Yoga is continuing to grow in popularity even through the recession, particularly among college-educated Americans and businesspeople seeking to reduce stress and improve well-being, says Bill Harper, publisher of Yoga Journal. Harper references two studies in particular: a spring 2010 Market Research Insight (MRI) study that reported an increase of 1.2 million yoga participants from spring of 2009 to spring 2010; and a fall 2010 MRI study that found more robust growth in yoga than in over 50 sports from 2001 to 2010. MRI measured yoga participation for the first time in 2001.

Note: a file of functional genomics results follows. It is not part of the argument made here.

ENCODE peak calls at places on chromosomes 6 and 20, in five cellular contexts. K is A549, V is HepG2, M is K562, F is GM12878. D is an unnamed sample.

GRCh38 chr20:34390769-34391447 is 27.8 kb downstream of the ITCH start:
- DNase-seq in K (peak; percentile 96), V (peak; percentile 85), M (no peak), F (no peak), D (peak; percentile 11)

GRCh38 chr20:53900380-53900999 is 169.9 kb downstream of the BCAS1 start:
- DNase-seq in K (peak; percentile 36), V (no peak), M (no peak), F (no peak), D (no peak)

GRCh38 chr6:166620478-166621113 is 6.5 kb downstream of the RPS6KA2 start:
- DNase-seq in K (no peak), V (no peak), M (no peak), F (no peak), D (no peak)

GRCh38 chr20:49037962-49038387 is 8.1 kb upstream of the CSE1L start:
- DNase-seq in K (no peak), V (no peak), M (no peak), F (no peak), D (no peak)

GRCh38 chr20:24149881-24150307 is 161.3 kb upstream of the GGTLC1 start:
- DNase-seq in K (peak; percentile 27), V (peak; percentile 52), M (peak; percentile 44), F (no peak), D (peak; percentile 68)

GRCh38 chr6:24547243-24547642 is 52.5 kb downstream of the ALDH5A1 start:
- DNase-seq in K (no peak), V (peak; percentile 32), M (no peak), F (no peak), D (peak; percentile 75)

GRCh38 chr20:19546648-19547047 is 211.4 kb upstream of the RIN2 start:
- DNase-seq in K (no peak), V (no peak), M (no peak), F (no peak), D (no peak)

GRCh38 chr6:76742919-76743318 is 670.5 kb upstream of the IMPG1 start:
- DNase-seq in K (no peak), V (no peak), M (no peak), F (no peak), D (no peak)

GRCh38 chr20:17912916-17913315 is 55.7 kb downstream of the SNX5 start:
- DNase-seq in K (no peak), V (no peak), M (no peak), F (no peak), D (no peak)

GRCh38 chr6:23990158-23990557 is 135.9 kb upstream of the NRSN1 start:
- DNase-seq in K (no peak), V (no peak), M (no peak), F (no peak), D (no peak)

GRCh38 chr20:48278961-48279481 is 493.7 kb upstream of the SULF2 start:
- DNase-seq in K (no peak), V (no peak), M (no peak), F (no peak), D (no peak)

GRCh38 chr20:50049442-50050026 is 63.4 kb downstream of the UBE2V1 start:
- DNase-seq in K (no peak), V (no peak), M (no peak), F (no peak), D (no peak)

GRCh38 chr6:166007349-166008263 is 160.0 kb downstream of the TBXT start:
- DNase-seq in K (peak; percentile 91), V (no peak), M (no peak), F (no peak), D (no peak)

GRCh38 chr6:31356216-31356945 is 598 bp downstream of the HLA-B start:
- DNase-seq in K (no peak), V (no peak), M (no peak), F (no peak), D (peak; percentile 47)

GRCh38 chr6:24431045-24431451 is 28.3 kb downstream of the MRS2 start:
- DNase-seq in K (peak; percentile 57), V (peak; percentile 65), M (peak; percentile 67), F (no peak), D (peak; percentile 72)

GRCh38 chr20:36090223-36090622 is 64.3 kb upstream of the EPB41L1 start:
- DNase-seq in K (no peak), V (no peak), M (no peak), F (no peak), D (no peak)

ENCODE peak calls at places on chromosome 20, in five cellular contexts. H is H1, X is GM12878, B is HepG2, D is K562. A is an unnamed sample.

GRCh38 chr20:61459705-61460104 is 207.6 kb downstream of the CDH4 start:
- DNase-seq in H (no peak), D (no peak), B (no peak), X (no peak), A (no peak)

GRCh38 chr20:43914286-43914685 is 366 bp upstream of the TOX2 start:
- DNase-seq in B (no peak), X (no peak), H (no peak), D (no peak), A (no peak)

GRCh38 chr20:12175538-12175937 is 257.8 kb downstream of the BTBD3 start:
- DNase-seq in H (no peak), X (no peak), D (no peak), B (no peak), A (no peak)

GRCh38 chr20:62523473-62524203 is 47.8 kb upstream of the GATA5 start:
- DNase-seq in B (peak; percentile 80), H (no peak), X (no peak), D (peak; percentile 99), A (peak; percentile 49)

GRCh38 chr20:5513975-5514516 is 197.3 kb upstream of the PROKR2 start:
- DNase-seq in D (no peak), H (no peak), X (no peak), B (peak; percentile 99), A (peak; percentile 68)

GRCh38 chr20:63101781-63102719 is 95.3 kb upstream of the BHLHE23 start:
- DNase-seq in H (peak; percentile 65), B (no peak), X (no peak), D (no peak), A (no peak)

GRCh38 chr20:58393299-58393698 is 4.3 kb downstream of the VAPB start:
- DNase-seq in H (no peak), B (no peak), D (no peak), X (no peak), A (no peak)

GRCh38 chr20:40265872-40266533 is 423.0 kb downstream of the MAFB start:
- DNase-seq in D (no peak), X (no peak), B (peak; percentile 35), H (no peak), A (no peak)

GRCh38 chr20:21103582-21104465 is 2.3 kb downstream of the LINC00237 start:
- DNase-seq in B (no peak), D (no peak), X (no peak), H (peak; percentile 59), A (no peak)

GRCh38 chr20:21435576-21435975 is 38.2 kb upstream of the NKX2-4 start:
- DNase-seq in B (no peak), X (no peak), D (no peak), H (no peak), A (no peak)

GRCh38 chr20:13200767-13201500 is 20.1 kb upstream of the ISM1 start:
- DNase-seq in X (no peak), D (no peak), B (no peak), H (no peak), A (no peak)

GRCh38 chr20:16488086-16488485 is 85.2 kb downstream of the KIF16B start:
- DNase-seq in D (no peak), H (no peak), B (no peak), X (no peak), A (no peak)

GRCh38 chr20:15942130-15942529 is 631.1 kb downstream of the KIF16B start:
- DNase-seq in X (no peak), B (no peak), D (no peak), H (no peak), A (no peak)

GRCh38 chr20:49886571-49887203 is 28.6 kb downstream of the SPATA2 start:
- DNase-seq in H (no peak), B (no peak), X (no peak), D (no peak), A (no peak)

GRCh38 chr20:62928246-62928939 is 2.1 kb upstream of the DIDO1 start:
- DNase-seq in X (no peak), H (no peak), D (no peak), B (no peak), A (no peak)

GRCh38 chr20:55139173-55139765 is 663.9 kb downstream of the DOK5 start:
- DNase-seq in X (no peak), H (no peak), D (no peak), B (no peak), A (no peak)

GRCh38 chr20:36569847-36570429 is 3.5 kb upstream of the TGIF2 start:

“More and more finance professionals are attracted to yoga,” Michael Wald, co-founder of Namaste New York, which has yoga instructors at more than 20 banks and hedge funds, told Katya Kazakina of Bloomberg News. “They work in a stressful environment. The purpose of yoga is to calm the mind and relax the nervous system.” Julie and Michael Wald, a husband and wife team who are both yoga instructors, took advantage of this market demand by founding Namaste New York, which provides both corporate wellness services and private yoga training.